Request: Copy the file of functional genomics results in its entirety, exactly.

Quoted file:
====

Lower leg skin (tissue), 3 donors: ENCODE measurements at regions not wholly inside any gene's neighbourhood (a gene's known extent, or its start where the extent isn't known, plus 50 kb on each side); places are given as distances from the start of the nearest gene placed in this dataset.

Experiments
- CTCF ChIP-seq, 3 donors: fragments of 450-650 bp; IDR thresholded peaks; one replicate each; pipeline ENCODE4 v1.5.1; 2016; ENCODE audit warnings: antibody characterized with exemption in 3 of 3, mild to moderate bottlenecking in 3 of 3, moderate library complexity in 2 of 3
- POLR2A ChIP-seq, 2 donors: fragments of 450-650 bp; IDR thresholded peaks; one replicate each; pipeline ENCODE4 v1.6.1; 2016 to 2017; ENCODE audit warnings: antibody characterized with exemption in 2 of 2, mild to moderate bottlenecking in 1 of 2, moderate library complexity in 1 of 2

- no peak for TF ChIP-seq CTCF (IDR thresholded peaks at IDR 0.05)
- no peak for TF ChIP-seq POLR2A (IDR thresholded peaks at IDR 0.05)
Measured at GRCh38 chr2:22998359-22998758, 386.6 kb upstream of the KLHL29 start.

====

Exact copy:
Lower leg skin (tissue), 3 donors: ENCODE measurements at regions not wholly inside any gene's neighbourhood (a gene's known extent, or its start where the extent isn't known, plus 50 kb on each side); places are given as distances from the start of the nearest gene placed in this dataset.

Experiments
- CTCF ChIP-seq, 3 donors: fragments of 450-650 bp; IDR thresholded peaks; one replicate each; pipeline ENCODE4 v1.5.1; 2016; ENCODE audit warnings: antibody characterized with exemption in 3 of 3, mild to moderate bottlenecking in 3 of 3, moderate library complexity in 2 of 3
- POLR2A ChIP-seq, 2 donors: fragments of 450-650 bp; IDR thresholded peaks; one replicate each; pipeline ENCODE4 v1.6.1; 2016 to 2017; ENCODE audit warnings: antibody characterized with exemption in 2 of 2, mild to moderate bottlenecking in 1 of 2, moderate library complexity in 1 of 2

- no peak for TF ChIP-seq CTCF (IDR thresholded peaks at IDR 0.05)
- no peak for TF ChIP-seq POLR2A (IDR thresholded peaks at IDR 0.05)
Measured at GRCh38 chr2:22998359-22998758, 386.6 kb upstream of the KLHL29 start.